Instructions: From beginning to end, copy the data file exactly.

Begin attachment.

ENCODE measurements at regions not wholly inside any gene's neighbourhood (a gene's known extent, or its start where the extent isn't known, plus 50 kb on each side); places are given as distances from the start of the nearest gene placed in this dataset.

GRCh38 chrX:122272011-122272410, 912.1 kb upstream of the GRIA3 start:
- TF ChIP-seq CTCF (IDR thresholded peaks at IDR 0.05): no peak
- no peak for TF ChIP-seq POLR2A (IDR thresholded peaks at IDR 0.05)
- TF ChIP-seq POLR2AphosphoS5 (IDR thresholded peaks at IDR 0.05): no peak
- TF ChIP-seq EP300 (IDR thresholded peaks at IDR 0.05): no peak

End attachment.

ENCODE measurements at regions not wholly inside any gene's neighbourhood (a gene's known extent, or its start where the extent isn't known, plus 50 kb on each side); places are given as distances from the start of the nearest gene placed in this dataset.

GRCh38 chrX:122272011-122272410, 912.1 kb upstream of the GRIA3 start:
- TF ChIP-seq CTCF (IDR thresholded peaks at IDR 0.05): no peak
- no peak for TF ChIP-seq POLR2A (IDR thresholded peaks at IDR 0.05)
- TF ChIP-seq POLR2AphosphoS5 (IDR thresholded peaks at IDR 0.05): no peak
- TF ChIP-seq EP300 (IDR thresholded peaks at IDR 0.05): no peak